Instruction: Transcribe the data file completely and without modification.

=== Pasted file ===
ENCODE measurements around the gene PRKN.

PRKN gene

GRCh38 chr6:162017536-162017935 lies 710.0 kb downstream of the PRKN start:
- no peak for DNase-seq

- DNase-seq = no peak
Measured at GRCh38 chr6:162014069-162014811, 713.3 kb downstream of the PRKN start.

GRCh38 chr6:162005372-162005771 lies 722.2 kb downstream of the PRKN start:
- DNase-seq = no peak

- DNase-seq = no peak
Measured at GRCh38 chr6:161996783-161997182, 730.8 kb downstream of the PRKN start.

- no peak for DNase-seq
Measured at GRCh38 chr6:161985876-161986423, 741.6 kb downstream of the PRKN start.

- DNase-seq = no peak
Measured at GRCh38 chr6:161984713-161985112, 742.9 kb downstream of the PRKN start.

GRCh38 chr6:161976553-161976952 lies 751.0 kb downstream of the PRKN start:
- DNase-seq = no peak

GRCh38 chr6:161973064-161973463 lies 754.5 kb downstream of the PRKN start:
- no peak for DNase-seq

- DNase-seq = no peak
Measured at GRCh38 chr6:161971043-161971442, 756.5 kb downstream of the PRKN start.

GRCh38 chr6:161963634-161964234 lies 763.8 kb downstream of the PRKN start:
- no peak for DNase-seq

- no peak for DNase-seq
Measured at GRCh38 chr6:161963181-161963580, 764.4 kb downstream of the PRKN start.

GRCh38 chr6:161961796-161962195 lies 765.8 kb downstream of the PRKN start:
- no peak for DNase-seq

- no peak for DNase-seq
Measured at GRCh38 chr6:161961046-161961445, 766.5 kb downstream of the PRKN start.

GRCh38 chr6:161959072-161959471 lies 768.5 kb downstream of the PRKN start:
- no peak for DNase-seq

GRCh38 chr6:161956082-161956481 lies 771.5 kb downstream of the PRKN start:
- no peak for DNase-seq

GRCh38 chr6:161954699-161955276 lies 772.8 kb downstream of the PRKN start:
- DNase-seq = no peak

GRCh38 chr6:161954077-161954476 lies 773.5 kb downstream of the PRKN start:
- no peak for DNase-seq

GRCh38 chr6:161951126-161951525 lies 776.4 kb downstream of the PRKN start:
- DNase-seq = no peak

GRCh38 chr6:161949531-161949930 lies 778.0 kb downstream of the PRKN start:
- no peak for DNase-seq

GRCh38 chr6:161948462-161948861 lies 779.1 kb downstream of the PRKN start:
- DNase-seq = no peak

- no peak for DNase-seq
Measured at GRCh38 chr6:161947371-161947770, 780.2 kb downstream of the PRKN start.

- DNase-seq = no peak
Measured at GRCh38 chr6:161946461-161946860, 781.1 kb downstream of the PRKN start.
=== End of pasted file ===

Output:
ENCODE measurements around the gene PRKN.

PRKN gene

GRCh38 chr6:162017536-162017935 lies 710.0 kb downstream of the PRKN start:
- no peak for DNase-seq

- DNase-seq = no peak
Measured at GRCh38 chr6:162014069-162014811, 713.3 kb downstream of the PRKN start.

GRCh38 chr6:162005372-162005771 lies 722.2 kb downstream of the PRKN start:
- DNase-seq = no peak

- DNase-seq = no peak
Measured at GRCh38 chr6:161996783-161997182, 730.8 kb downstream of the PRKN start.

- no peak for DNase-seq
Measured at GRCh38 chr6:161985876-161986423, 741.6 kb downstream of the PRKN start.

- DNase-seq = no peak
Measured at GRCh38 chr6:161984713-161985112, 742.9 kb downstream of the PRKN start.

GRCh38 chr6:161976553-161976952 lies 751.0 kb downstream of the PRKN start:
- DNase-seq = no peak

GRCh38 chr6:161973064-161973463 lies 754.5 kb downstream of the PRKN start:
- no peak for DNase-seq

- DNase-seq = no peak
Measured at GRCh38 chr6:161971043-161971442, 756.5 kb downstream of the PRKN start.

GRCh38 chr6:161963634-161964234 lies 763.8 kb downstream of the PRKN start:
- no peak for DNase-seq

- no peak for DNase-seq
Measured at GRCh38 chr6:161963181-161963580, 764.4 kb downstream of the PRKN start.

GRCh38 chr6:161961796-161962195 lies 765.8 kb downstream of the PRKN start:
- no peak for DNase-seq

- no peak for DNase-seq
Measured at GRCh38 chr6:161961046-161961445, 766.5 kb downstream of the PRKN start.

GRCh38 chr6:161959072-161959471 lies 768.5 kb downstream of the PRKN start:
- no peak for DNase-seq

GRCh38 chr6:161956082-161956481 lies 771.5 kb downstream of the PRKN start:
- no peak for DNase-seq

GRCh38 chr6:161954699-161955276 lies 772.8 kb downstream of the PRKN start:
- DNase-seq = no peak

GRCh38 chr6:161954077-161954476 lies 773.5 kb downstream of the PRKN start:
- no peak for DNase-seq

GRCh38 chr6:161951126-161951525 lies 776.4 kb downstream of the PRKN start:
- DNase-seq = no peak

GRCh38 chr6:161949531-161949930 lies 778.0 kb downstream of the PRKN start:
- no peak for DNase-seq

GRCh38 chr6:161948462-161948861 lies 779.1 kb downstream of the PRKN start:
- DNase-seq = no peak

- no peak for DNase-seq
Measured at GRCh38 chr6:161947371-161947770, 780.2 kb downstream of the PRKN start.

- DNase-seq = no peak
Measured at GRCh38 chr6:161946461-161946860, 781.1 kb downstream of the PRKN start.